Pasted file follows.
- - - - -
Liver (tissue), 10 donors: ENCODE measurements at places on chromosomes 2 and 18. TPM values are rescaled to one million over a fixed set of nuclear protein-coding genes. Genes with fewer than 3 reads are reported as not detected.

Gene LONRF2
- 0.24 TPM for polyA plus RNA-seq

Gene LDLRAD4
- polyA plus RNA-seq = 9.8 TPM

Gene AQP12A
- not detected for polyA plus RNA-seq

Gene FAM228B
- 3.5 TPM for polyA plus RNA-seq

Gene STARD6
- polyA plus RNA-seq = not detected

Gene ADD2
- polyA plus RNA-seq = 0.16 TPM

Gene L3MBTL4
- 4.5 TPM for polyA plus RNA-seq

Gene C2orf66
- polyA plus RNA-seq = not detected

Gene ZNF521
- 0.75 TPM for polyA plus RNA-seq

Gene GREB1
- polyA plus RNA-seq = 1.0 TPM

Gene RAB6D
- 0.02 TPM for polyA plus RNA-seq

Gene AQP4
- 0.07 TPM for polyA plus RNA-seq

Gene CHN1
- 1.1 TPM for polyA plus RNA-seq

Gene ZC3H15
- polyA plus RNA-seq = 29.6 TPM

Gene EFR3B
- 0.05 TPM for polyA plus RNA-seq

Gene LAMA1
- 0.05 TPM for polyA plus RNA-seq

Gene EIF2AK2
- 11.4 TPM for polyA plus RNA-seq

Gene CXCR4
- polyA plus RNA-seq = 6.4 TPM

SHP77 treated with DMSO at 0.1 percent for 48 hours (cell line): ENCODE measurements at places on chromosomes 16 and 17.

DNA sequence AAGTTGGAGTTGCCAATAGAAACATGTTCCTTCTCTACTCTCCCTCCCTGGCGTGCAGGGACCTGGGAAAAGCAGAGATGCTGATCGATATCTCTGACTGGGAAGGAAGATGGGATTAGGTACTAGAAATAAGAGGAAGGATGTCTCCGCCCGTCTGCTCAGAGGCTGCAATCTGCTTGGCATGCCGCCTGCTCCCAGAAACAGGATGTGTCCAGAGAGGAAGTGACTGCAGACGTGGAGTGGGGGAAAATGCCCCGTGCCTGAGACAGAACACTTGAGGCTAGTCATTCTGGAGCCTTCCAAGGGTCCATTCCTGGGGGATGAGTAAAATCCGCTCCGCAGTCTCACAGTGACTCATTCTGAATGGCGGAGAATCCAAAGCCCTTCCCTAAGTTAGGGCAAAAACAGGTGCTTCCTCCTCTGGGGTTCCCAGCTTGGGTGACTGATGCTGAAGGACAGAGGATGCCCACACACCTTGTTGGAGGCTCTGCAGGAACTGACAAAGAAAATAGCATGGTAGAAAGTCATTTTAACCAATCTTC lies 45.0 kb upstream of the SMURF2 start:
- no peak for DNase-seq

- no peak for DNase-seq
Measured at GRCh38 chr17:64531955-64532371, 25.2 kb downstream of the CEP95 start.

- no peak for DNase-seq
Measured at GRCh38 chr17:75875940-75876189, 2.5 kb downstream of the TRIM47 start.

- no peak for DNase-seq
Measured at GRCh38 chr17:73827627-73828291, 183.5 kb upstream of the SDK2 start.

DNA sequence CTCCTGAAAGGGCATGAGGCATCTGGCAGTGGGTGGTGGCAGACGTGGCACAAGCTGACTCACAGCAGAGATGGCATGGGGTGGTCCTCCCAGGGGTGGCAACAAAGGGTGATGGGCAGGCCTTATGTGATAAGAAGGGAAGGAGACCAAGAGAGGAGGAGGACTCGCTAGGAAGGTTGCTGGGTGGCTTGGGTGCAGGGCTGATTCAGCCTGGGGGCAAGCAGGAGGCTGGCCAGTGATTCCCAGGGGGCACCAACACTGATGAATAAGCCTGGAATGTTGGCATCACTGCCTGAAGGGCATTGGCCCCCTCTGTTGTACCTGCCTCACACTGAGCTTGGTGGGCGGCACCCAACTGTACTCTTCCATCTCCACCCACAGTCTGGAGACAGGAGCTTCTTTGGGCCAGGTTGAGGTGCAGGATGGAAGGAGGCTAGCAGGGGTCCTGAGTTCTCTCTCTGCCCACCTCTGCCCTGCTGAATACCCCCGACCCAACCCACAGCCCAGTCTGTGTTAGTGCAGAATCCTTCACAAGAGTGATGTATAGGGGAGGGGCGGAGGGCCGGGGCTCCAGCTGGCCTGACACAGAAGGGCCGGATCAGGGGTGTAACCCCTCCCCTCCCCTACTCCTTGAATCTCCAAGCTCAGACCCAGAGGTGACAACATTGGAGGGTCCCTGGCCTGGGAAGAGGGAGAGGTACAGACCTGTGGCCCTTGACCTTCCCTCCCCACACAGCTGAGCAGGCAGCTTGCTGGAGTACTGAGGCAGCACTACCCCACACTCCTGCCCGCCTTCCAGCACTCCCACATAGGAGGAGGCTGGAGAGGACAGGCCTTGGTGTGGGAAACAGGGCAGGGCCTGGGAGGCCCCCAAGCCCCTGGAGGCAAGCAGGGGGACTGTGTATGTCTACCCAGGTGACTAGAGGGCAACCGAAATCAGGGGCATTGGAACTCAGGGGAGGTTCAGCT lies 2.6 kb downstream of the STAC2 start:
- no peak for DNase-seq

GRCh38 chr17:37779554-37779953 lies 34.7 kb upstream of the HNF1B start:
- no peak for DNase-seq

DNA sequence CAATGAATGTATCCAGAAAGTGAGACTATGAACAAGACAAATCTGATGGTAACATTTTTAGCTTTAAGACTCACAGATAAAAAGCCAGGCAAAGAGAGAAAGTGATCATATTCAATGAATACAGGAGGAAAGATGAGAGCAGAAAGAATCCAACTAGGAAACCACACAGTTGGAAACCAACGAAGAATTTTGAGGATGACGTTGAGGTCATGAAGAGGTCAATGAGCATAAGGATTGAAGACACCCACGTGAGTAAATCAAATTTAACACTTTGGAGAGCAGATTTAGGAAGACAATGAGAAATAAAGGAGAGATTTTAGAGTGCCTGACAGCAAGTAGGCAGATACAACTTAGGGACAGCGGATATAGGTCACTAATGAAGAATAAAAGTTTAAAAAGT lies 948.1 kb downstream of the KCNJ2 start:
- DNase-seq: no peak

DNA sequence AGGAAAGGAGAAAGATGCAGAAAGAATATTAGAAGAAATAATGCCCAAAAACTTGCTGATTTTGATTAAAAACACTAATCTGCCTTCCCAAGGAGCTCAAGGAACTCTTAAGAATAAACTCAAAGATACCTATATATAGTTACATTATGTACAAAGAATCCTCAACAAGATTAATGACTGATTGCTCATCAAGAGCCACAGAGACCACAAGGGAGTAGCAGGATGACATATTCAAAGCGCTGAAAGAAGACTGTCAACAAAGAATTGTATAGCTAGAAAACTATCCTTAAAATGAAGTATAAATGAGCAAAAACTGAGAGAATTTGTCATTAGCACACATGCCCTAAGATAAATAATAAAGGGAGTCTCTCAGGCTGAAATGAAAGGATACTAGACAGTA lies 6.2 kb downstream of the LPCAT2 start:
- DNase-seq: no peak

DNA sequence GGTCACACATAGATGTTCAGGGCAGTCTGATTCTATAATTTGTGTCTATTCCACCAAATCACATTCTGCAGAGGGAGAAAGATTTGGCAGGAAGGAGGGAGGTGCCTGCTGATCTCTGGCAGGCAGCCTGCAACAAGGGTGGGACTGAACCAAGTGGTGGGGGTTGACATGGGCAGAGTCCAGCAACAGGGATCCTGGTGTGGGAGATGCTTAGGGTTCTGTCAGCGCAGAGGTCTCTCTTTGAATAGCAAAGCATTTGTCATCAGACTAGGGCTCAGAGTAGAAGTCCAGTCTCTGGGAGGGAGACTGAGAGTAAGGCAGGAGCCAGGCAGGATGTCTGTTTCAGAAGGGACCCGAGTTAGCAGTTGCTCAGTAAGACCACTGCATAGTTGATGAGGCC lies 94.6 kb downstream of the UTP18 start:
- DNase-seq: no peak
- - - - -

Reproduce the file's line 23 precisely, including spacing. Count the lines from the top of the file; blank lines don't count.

- 0.02 TPM for polyA plus RNA-seq